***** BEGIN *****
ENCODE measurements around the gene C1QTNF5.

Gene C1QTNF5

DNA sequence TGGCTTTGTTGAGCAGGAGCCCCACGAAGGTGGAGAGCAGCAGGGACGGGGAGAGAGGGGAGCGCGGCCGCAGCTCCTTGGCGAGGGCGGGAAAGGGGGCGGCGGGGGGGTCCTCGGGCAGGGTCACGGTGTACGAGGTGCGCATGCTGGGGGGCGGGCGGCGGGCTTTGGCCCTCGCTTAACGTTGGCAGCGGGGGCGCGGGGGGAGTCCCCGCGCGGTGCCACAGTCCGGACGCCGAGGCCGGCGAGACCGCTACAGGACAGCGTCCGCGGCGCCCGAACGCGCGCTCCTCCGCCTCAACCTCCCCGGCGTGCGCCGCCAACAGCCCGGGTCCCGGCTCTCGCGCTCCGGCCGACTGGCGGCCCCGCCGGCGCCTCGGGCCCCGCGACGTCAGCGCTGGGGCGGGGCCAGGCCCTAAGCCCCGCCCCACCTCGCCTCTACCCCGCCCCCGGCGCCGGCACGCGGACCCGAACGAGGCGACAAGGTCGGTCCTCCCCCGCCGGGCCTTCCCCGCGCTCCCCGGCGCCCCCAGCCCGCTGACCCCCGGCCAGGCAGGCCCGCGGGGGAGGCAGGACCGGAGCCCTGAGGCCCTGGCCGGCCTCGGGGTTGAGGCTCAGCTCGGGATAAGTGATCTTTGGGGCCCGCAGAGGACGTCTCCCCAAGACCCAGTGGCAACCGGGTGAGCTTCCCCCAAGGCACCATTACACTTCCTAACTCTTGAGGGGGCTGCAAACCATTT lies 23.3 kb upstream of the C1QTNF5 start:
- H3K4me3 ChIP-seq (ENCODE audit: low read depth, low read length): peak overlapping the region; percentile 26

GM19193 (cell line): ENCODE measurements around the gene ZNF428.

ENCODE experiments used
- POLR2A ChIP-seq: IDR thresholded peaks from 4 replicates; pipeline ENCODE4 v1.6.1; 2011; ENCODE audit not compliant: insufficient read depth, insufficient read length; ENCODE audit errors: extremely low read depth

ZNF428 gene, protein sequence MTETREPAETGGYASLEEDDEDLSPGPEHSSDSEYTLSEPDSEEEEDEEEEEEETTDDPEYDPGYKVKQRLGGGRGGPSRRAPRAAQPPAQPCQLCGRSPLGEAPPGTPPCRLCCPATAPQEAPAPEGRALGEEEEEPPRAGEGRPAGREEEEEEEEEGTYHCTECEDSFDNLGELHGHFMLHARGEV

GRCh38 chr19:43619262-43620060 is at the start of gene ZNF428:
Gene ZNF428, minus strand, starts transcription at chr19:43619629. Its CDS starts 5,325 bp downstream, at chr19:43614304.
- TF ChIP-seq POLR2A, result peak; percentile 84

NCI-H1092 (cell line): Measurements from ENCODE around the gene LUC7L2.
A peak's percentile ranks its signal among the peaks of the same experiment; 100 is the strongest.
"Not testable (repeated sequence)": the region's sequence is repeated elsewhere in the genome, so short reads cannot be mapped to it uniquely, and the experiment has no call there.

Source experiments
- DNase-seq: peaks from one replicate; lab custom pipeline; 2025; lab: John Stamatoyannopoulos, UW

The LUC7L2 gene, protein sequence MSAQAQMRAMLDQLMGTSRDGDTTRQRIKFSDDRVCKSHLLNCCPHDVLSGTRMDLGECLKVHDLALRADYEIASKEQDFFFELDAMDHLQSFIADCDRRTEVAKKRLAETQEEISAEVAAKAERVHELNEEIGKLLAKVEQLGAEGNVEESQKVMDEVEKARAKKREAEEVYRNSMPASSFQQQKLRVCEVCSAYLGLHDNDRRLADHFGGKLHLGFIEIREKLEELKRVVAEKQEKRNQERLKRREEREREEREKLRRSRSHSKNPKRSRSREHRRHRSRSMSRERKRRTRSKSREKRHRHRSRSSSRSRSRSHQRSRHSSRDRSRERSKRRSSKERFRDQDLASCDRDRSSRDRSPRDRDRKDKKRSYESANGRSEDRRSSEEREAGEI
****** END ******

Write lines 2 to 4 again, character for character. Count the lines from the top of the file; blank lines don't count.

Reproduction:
Gene C1QTNF5

DNA sequence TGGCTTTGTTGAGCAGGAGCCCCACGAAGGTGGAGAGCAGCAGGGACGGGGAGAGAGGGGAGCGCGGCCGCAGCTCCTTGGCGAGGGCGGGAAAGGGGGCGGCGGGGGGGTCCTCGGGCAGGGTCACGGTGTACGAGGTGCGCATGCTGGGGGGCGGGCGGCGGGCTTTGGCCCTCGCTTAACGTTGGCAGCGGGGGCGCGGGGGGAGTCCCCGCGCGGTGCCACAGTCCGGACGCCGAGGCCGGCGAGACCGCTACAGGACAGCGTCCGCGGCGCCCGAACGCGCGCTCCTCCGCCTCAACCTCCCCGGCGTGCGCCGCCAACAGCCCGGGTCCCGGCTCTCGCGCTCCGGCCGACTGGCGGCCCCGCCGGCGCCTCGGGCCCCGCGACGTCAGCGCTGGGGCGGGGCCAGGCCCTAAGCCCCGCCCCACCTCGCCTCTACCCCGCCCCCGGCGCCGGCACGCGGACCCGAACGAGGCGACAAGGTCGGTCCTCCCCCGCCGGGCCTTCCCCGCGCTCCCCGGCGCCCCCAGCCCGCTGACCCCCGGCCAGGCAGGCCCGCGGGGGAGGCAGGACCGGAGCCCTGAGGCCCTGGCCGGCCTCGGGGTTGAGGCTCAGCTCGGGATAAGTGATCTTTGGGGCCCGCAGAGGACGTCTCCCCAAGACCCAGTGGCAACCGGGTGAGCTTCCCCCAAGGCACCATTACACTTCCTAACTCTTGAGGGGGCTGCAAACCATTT lies 23.3 kb upstream of the C1QTNF5 start:
- H3K4me3 ChIP-seq (ENCODE audit: low read depth, low read length): peak overlapping the region; percentile 26